Moving? Check Out These Tips Before Selling

moving out

If you’ve decided to upgrade your current home or downsize to something a bit cozier, you’ll have to sell your current home before you can move. So, what can you do to attract potential buyers and sell your house faster? From having a pre-inspection completed to getting rid of clutter, here are some of the top ways to ensure your home sells as quickly as possible and for the best price.

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4 Crucial Reasons to Get a Home Inspection

Home inspections are a common part of buying a new home. However, a lot of buyers find themselves tempted to overlook this process, because they either want to speed up the process of getting into their new property, or they simply want to cut costs.

While home inspections might not seem like much of a big deal at first glance, they can help to protect you from making a purchase that’s going to come back to haunt you in the not-so-distant future. The last thing you want is to move into your new property with our friends over at Bellhops Moving Chicago and find a number of problems you weren’t aware of when you signed on the dotted line. Here are just four reasons why everyone should consider a home inspection.

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Signs that Termites are Invading Your Home

termites
Often referred to as “silent destroyers,” termites cause more than $5 billion in property damage every year [1]. Unfortunately, most standard homeowners’ insurance policies do not cover these costs, because the damages could have been prevented with regular home maintenance. This leads to a huge question. If termites are able to do so much damage without drawing attention to themselves, how are you supposed to stop them?

To help you, we’ve created a list of signs that termites are invading your home. We’ve also provided a list of tips to help you ward them off.

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A Warning Checklist for Buying a Home

Buying a home

A Warning Checklist for Buying a Home

Buying a home is always exciting. This is true whether you are a first-time homebuyer or you have bought and sold multiple properties in the past. Of course, this will almost certainly be the most expensive purchase you’ll ever make. Thus, there are numerous things you must do and consider before finalizing your purchase.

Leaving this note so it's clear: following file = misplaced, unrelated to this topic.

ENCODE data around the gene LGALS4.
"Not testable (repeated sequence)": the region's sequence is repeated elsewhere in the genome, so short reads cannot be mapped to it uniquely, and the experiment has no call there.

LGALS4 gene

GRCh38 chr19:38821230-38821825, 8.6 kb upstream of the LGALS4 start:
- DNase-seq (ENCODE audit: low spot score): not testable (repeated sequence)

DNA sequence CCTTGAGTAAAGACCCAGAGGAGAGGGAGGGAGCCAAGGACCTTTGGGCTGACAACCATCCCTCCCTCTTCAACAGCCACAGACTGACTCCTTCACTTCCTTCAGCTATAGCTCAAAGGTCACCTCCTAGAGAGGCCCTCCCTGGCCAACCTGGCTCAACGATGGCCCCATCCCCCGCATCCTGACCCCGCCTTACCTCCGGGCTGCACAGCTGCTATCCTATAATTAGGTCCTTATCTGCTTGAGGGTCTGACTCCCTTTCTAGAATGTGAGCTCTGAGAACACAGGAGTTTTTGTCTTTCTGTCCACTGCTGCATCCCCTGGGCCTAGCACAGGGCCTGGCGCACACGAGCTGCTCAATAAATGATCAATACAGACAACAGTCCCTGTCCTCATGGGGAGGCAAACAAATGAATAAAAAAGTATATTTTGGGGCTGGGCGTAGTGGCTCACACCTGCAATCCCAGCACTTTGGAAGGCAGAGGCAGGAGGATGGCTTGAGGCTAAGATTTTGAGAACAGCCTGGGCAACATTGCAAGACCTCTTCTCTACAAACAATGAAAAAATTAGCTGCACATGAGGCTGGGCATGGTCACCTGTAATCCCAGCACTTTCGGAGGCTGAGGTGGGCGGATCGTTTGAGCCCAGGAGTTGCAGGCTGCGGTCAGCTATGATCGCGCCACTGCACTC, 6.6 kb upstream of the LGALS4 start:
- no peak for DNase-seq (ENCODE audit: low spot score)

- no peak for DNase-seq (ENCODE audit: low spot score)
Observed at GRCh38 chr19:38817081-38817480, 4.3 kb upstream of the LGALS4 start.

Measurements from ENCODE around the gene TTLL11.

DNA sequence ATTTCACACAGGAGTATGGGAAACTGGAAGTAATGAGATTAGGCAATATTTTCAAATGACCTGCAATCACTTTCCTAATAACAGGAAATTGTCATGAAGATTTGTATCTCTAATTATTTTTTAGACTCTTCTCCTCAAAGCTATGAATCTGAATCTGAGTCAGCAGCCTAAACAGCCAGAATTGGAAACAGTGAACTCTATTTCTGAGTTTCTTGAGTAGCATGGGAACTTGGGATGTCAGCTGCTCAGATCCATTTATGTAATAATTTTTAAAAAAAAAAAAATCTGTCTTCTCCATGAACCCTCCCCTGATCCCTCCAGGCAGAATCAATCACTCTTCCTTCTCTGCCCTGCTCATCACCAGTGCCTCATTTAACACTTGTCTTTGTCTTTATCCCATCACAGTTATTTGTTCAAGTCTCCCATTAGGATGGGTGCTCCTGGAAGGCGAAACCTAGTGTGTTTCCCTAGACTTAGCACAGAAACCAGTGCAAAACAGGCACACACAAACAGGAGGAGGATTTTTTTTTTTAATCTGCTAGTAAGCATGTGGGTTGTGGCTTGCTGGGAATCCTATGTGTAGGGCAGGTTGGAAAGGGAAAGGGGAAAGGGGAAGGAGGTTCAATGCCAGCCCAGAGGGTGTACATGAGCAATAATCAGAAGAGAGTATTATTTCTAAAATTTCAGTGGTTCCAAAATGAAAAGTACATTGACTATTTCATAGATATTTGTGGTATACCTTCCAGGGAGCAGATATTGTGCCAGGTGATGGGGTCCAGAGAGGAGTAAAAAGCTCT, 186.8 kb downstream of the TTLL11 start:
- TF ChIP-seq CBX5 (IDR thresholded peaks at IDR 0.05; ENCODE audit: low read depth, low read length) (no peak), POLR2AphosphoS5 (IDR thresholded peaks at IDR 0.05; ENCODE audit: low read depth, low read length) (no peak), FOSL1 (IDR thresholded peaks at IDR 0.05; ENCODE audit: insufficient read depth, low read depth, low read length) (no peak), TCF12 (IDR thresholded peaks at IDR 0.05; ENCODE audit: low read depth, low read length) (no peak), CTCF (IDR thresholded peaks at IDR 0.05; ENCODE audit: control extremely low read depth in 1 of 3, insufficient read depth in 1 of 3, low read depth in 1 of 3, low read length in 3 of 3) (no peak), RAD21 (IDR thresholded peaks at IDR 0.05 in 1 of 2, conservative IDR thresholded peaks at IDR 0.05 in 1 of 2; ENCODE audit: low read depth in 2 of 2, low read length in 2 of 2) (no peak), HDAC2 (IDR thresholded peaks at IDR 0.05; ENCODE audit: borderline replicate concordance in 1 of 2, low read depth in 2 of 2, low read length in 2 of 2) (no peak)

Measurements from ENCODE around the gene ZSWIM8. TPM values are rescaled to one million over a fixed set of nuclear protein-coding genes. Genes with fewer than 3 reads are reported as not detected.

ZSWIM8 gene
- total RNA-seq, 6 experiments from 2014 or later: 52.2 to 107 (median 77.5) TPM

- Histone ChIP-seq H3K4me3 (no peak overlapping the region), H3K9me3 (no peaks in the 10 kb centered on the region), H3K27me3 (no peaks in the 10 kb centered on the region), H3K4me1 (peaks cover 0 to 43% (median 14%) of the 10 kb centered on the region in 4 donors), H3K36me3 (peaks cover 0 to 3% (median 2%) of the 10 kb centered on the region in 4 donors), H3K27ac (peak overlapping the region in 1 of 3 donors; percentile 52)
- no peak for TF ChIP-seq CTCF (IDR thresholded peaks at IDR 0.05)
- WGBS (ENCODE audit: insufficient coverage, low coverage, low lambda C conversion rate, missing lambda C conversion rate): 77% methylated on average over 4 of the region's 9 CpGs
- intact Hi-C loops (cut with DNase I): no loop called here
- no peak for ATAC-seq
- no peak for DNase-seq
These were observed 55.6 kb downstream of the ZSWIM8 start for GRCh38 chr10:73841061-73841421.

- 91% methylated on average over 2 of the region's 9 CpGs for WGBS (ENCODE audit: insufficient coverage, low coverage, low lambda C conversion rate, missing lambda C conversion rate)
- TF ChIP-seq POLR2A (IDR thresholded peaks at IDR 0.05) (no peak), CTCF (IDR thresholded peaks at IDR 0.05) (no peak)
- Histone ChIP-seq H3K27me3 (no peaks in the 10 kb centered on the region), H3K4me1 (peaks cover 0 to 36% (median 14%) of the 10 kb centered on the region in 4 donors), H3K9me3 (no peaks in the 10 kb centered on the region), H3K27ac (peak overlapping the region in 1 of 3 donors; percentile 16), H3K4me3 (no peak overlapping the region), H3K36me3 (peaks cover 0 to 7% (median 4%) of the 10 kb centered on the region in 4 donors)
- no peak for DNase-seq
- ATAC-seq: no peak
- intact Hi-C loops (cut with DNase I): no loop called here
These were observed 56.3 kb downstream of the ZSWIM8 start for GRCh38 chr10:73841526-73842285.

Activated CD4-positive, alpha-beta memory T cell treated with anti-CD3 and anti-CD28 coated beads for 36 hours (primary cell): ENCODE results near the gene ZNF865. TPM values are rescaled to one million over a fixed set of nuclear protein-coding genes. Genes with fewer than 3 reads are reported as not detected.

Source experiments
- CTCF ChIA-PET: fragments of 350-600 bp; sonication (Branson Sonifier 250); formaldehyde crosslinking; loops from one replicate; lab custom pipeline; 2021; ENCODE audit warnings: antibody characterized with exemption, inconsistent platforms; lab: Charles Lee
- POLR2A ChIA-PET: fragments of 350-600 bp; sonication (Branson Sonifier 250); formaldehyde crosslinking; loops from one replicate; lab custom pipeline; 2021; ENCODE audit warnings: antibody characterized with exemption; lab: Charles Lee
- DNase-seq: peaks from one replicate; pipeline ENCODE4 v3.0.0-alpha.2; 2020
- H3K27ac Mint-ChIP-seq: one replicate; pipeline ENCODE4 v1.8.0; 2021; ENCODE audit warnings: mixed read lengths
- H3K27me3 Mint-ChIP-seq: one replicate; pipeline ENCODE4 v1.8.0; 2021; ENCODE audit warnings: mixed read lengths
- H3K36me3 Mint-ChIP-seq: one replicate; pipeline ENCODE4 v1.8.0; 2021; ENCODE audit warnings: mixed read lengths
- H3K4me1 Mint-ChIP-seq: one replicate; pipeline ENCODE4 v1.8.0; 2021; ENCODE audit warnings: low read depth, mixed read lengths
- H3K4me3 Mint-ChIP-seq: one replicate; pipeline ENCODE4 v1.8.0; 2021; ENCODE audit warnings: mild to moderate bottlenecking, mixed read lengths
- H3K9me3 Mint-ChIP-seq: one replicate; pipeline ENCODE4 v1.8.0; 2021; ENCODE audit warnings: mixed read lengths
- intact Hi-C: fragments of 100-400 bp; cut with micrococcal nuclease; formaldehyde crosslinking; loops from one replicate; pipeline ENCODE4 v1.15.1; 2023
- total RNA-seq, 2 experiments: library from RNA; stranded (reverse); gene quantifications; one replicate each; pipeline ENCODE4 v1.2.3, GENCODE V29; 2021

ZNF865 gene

Before you go any further, you’ll want to hire a qualified company like Domicile Consulting to perform a complete home inspection. Although they aren’t always required, a home inspection gives you the best opportunity to identify and address any potential issues, both large and small, a home may have before you close on it. To help make this process easier for you, we’ve compiled a warning checklist for buying a home. Continue Reading

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Residential Forced-Air Ducted Heating and Cooling

forced-air

Something Old

I’ve been doing a lot of studying about Indoor Environment Comfort (IEC) and HVAC systems. For those that don’t know, the acronym stands for Heating, Ventilation, Air-Conditioning. I’m hoping my learning experience will help others. Bare with me as this will be a multi-part blog. There is so much information, and history, a single blog post would be TLDR.

First, some facts and a bit of history.

If you live in the United States, there’s a 70% chance your home is being heated by a forced-air, ducted furnace. Today’s heating systems are based on ideas and designs that date back hundreds, if not thousands of years. Forced-air ducted heating has been around since about 1935, It has long been the ‘go-to’ system for most residential HVAC contractors. Continue Reading

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The Underlying Dynamic of the Home Inspection: Liability Hand-off from Client to Inspector and Back Again.

Home Inspection Hand off

Many buyers and even some realtors don’t understand the true nature of a properly performed home inspection. When a home buyer has an offer accepted on a property and engages the services of a home inspector (hopefully after doing extensive research and comparing inspector backgrounds, inspection reports, online reviews, etc.) they are placing a significant burden upon that home inspector. That burden or expectation is that the inspector will find all significant defects in the subject property and report upon them in a clear and useful manner. What the home buyer may not understand, however, is that upon completion of the inspection report the inspector is handing that burden back to the homebuyer. In other words, by ferreting out the conditions and defects in the property and providing the buyer with a clearly worded report, the inspector gives the liability back to the homeowner to read the report, call back with any questions, and follow up on recommendations contained within the report.
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Zen and the Art of Home Inspecting: Pursuing Non-Attachment

Now, I’m not a card-carrying Buddhist but I’ve read a bit about that wisdom tradition and I admire its practitioners. I am though a card-carrying home inspector and have been one for about 20 years. Over those two decades, I’ve noticed that some of the principles of the Dharma (Buddha’s teachings) can be applied to the process of inspecting homes. One of those principles, non-attachment, means that one should not attach oneself to outcomes, to fame, to fortune, to pleasure, etc. lest this lead to Dukkha (usually translated as suffering or dissatisfaction).
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